Health Canad is issuing an advisory regarding two chemicals common in a variety of cosmetics. they will be withdrawn from the market by the end of this year.

Health Canad is issuing an advisory regarding two chemicals common in a variety of cosmetics. they will be withdrawn from the market by the end of this year.
Photo Credit: CBC

Cosmetics: more health concerns

You want to adhere to fashion and look good, but are those various moisturizers, lipsticks and other cosmetics as harmless and innocuous as you think?

Perhaps not.

Health Canada has issued an advisory on what it calls “leave on “ cosmetics, ie materials left on the skin

The advisory includes more than over the counter make-up too,

It also mentions skin moisturizers, massage products, antiperspirants/deodorants, sunscreen lotions, antiseptic cleansers, topical pain relief, acne creams, diaper rash products, and may also be present in some “natural health” products.

The concern is in regard to the chemicals methylisothiazolinone and methylchloroisothiazolinone (MI/MCI) used as a preservative.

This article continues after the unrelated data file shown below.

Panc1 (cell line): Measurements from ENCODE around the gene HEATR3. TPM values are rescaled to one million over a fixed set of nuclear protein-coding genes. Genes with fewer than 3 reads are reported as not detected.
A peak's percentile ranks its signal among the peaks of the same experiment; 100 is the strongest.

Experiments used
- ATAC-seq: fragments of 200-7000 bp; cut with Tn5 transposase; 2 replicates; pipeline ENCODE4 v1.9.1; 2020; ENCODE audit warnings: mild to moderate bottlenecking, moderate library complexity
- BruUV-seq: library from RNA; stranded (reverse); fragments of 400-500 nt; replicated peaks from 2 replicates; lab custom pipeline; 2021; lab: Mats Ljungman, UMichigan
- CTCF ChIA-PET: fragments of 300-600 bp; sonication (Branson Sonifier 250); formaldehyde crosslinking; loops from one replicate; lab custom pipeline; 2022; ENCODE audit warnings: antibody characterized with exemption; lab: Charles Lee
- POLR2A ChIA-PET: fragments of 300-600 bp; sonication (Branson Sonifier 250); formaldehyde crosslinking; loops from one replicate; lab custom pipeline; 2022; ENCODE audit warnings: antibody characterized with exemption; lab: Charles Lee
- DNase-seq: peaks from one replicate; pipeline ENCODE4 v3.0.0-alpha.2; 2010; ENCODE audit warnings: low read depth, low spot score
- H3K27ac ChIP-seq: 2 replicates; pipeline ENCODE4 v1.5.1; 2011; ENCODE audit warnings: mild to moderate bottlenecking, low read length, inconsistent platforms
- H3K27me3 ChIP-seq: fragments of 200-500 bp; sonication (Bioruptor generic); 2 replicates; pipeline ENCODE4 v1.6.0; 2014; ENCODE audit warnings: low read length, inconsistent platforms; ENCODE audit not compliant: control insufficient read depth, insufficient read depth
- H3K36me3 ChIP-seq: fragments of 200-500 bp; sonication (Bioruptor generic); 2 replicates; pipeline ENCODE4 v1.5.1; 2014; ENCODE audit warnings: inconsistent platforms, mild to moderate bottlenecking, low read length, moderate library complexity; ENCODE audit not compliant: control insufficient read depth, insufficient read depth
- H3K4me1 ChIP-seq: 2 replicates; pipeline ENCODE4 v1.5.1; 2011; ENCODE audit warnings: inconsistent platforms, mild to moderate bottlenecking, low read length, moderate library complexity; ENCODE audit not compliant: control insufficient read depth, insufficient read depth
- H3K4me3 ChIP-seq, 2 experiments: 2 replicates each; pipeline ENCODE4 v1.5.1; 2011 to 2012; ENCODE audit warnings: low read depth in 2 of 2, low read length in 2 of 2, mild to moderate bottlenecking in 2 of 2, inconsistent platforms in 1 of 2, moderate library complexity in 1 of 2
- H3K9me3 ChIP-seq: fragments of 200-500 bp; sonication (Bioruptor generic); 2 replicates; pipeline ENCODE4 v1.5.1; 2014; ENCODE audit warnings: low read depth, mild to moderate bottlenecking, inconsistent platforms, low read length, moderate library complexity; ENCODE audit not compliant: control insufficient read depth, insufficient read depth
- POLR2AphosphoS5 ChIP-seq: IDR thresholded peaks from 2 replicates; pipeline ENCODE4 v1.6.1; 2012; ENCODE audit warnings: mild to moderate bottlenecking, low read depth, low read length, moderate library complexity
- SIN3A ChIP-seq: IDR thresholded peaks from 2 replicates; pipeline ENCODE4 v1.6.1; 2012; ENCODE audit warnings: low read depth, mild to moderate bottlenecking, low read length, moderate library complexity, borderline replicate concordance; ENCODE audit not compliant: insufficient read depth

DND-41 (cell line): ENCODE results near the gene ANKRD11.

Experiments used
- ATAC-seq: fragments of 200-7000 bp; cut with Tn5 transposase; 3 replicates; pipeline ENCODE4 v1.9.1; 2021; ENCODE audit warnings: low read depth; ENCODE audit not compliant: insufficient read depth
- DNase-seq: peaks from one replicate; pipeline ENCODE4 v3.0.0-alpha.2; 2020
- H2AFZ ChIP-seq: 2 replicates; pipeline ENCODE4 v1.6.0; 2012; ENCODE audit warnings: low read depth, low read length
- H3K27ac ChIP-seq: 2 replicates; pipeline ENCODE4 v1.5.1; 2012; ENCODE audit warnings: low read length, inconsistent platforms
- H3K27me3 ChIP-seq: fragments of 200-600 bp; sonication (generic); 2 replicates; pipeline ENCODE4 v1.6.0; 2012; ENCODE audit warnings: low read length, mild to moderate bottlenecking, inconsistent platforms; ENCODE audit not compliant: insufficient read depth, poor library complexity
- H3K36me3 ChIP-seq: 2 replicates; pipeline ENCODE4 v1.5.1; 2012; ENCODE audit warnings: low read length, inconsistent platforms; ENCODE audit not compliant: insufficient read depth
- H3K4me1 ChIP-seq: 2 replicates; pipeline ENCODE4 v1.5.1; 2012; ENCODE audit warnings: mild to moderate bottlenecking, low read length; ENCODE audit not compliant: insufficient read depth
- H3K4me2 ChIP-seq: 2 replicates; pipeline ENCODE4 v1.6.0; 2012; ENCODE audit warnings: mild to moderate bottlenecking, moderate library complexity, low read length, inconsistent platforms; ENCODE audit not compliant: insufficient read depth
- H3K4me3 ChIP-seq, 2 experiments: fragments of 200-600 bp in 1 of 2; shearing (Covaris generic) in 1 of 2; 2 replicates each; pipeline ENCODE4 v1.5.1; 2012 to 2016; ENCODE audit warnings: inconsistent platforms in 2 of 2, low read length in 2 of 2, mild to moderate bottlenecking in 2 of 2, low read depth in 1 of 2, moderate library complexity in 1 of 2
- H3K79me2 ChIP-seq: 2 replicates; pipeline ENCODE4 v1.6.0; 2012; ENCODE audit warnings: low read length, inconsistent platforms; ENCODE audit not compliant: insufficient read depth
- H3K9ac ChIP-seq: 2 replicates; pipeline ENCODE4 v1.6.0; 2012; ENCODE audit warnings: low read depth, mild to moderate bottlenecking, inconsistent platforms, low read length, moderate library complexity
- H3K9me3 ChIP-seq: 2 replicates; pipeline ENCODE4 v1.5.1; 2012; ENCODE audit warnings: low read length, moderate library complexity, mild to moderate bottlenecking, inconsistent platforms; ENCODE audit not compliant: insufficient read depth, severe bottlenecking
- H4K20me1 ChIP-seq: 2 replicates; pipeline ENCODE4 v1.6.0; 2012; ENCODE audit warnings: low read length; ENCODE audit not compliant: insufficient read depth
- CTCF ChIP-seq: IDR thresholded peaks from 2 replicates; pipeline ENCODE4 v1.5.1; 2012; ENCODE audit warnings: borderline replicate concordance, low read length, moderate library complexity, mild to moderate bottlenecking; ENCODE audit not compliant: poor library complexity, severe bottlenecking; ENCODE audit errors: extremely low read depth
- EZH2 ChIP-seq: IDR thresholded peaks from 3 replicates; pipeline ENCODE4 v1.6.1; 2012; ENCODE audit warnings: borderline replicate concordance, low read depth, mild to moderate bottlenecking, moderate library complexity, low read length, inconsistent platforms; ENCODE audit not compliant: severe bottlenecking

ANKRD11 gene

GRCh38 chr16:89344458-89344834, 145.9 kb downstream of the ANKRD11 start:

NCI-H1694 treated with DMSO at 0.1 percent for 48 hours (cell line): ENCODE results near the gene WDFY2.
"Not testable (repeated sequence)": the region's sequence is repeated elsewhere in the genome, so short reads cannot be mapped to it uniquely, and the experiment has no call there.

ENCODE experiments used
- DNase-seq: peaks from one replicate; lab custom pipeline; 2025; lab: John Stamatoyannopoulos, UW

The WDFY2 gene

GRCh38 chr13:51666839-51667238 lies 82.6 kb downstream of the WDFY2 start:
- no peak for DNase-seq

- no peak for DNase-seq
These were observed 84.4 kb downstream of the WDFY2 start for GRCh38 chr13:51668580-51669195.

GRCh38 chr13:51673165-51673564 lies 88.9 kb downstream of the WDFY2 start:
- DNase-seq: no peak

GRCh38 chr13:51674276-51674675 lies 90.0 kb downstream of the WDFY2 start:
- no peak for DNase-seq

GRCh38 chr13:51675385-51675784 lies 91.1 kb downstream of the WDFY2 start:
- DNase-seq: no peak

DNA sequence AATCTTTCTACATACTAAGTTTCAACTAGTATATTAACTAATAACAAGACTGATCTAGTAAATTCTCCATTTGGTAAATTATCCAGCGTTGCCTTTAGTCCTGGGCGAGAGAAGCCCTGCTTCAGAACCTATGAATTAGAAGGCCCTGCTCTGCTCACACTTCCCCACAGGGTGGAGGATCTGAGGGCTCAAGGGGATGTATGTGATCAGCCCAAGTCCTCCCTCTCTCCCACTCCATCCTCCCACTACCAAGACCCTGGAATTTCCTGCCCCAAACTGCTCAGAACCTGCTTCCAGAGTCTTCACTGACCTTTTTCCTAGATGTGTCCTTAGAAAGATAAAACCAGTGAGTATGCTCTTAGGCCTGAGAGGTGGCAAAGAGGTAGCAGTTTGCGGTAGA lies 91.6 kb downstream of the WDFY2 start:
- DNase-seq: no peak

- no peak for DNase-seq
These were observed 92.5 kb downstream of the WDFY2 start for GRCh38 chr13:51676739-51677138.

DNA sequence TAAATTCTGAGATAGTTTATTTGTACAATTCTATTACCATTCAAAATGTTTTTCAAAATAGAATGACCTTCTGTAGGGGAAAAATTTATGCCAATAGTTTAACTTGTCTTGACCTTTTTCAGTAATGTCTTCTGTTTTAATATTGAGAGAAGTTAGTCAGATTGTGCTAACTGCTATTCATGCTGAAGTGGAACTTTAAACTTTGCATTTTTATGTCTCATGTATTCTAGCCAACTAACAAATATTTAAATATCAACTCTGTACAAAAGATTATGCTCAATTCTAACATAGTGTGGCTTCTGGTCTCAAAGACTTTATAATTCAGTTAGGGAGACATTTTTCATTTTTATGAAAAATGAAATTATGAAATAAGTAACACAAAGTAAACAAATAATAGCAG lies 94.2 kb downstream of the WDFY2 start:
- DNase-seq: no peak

Cosmetics containng MI/MCI will not be available in Canada after December 31, 2016
Cosmetics containng MI/MCI will not be available in Canada after December 31, 2016 © iStock

Reactive symptoms include

  • a red rash or bumps;
  • itching (which may be severe);
  • swelling, burning, or tenderness of the skin;
  • dry, cracked or scaly skin; and/or
  • blisters (draining fluid and crusting)

RCI-Cosmetic health claims = baloney

Health Canada says the reactions can get worse with repeated usage.

The chemicals MI/MCI may also be present in some “rinse off” products like shampoo and shower gels, but should not pose a problem if concentrations are  below the levels permitted in cosmetics.

Health Canada has updated it’s Cosmetic Ingredient Hotlist with regard to these two chemicals.

The agency says after December 31 of this year “leave-on” products containing MI/MCI should no longer be available in Canada.

Health Canada also advises people that if they experience an adverse reaction related to a cosmetic, non-prescription or natural health product, report it to Health Canada as well as the establishment where the product or service was purchased.

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